.

.

Deutschland

The Grand Duchy of Baden, a German state since the twelfth century, was a member state of the Germanic Confederation between 1815 and 1866. Baden fought on the side of Austria during the 1866 war, lost and paid Prussia an indemnity of 6 million guilders. A Prussian general was placed in command of Baden’s troops by the Grand Duke beginning in 1867 and all forces from Baden were trained according to the Prussian model. The military became a contingent of the Prussian army on 25 November 1870. Baden became a state of the German Empire in 1871 reserving however, certain separate privileges (Sonderrechte). By the treaty under which Baden had become an integral part of the German empire, the Grand Duke Frederick, reserved the exclusive right to tax beer and spirits; the army, the post-office, railways and the conduct of foreign relations were placed under the effective control of Prussia.  The government of Baden was a hereditary constitutional monarchy with a parliament consisting of two chambers. The upper chamber was composed of all the princes of the reigning family, certain members of the nobility and eight members nominated by the grand-duke. The lower chamber consisted of 73 popular representatives, of whom 24 were elected by the burgesses of certain towns and 49 by the rural communities. Every male citizen of 25 years of age had a vote and balloting was secret. The elections were indirect; the citizens nominating the Wahlmonner and the latter electing the representatives.This system was changed in 1904 with the introduction of direct secret voting.  This actually led to a left leaning alliance of liberals and socialists to put the Catholics under control. The capital city was Karlsruhe, the 38th largest city in the empire.  The population was 1.8 million in 1900.  Catholics outnumbered evangelicals by 2:1.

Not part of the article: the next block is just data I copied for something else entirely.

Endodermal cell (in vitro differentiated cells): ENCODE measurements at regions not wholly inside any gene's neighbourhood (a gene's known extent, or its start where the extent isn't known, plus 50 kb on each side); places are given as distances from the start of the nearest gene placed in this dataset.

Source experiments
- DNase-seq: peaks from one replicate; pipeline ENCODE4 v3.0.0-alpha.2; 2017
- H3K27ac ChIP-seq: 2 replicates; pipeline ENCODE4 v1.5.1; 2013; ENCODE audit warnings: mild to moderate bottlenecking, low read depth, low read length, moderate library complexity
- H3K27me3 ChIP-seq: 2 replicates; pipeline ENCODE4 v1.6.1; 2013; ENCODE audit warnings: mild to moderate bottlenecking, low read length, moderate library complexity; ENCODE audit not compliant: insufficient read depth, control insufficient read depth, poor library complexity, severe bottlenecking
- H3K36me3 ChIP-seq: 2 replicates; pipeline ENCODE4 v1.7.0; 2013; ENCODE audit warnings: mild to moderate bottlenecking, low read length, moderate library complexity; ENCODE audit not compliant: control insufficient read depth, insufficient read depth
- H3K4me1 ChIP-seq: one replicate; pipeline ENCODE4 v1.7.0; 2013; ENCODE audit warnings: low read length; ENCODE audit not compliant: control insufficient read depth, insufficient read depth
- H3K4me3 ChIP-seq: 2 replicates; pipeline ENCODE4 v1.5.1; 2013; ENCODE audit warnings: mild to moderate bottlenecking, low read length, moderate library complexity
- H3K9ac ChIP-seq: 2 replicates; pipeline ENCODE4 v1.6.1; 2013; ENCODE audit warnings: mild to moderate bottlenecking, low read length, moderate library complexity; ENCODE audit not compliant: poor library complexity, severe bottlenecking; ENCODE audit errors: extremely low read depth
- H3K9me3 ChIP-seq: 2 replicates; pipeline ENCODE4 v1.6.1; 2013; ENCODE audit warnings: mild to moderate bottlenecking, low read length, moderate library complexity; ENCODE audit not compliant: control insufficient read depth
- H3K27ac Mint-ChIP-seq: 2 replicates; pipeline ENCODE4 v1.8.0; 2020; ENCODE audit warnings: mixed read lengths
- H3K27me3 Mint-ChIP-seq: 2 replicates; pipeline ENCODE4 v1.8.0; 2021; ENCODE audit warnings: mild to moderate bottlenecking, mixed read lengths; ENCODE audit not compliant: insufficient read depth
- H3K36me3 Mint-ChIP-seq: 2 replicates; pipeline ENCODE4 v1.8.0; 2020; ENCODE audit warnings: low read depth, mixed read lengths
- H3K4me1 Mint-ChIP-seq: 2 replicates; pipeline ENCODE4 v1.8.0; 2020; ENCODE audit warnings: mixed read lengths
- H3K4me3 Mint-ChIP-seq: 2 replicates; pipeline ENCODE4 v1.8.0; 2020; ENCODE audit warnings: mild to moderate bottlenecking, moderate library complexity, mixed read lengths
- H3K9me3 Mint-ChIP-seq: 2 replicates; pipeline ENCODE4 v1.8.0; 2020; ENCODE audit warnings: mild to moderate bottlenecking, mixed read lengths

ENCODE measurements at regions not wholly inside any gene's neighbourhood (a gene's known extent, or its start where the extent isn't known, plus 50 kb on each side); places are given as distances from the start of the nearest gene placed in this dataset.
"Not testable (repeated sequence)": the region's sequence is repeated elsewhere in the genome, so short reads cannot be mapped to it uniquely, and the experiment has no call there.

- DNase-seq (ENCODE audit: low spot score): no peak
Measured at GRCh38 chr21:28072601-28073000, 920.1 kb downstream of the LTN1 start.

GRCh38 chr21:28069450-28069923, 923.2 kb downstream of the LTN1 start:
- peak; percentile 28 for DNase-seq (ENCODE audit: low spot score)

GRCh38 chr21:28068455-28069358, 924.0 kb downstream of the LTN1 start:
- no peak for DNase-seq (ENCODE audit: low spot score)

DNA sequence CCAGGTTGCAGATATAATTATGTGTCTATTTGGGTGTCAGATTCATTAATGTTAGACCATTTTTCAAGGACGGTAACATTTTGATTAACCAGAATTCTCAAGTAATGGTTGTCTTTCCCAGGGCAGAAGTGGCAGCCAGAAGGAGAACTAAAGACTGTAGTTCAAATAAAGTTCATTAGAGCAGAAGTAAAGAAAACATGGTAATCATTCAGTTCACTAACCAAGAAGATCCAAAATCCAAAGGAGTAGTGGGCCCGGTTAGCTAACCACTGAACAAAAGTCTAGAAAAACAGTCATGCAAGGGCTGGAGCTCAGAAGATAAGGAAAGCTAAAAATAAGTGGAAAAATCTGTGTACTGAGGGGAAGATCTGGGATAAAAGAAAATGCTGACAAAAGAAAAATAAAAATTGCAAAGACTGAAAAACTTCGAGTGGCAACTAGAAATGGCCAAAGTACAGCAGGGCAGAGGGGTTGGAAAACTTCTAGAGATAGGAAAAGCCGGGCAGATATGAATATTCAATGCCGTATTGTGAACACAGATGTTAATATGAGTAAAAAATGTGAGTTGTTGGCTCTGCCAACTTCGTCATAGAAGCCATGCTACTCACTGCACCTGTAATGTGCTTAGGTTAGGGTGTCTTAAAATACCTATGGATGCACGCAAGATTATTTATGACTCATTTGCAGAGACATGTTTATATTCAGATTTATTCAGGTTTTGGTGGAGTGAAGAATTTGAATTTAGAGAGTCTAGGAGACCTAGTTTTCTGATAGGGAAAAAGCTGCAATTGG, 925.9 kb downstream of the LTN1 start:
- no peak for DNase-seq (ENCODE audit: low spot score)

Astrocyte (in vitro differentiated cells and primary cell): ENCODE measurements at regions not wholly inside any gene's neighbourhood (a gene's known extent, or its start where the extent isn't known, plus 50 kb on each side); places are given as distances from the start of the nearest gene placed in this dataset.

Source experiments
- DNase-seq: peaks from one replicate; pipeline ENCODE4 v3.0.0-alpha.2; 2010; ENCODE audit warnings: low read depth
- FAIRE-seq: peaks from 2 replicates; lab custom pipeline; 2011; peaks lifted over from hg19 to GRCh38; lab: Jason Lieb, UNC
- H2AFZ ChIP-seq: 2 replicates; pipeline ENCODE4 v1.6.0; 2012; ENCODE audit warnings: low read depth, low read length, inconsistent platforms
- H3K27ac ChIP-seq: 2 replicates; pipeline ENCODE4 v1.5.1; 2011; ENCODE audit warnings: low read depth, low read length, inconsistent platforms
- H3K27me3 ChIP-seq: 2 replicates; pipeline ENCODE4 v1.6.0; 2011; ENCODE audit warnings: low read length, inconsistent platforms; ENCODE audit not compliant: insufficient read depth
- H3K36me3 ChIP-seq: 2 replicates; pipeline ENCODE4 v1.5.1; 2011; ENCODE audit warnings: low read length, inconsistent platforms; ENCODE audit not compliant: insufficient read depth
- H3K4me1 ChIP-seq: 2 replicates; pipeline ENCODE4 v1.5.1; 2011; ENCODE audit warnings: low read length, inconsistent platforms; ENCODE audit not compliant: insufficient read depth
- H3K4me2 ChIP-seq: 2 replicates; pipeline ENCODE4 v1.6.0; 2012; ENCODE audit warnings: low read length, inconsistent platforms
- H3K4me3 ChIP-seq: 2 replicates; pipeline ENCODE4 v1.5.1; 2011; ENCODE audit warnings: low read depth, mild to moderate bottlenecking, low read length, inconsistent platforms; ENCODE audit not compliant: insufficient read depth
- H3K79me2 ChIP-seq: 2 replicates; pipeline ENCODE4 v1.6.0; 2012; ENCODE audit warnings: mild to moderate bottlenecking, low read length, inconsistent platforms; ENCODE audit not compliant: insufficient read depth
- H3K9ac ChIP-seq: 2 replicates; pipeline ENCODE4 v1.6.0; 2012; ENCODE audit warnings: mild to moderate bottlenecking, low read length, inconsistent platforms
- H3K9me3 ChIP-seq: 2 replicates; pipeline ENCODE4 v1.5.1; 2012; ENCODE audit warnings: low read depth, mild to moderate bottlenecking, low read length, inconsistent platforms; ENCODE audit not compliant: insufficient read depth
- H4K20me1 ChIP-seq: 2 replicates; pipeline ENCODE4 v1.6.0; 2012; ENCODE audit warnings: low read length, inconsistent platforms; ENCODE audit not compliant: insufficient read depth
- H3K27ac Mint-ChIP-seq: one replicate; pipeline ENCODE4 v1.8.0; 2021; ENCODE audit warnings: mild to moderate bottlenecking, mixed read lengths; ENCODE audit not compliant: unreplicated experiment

The internal politics of Baden centered on religion. The signing of a concordat with the Holy See which placed education under the oversight of the clergy led to a constitutional struggle won by the Protestants. In 1867 a law was passed to compel all candidates for the priesthood to pass government examinations. The archbishop of Freiburg resisted, and, on his death in April 1868, the See was left vacant. The “Kulturkampf " raged in Baden and lasted throughout the 1870s. Not until 1880 was there reconciliation with Rome. In 1882 the archbishopric of Freiburg was again filled.

FRIEDRICH II Wilhelm Ludwig Leopold August, Grand Duke of Baden; abdicated Nov 1918 (Karlsruhe 9 Jul 1857-Badenweiler 9 Aug 1928); m.Schloß Hohenburg 20 Sep 1885 Hilda Pss of Nassau, Pss of Luxemburg (Biebrich 5 Nov 1864-Badenweiler 8 Feb 1952)

 

.

   

 

__  

BremenBremerhavenCuxhavenHansestadt HamburgHansestadt LübeckOldenburgOldenburgMecklenburg-StrelitzMecklenburg-StrelitzSchaumburg-LippeLippe-DetmoldBraunschweigBraunschweigBraunschweigBraunschweigAnhaltAnhaltWaldeckMecklenburg-SchwerinMecklenburg-SchwerinHessenHessenOldenburgPrussiaPrussiaPrussiaHohenzollernThüringian StatesThüringian StatesThüringian StatesSaxonyBavariaBavariaBadenWürttembergAlsace-LorrainMain Map

Crests and coats of arms courtesy of http://www.heraldique-europeenne.org

Flags courtesy of FOTW Flags Of The World website at http://flagspot.net/flags/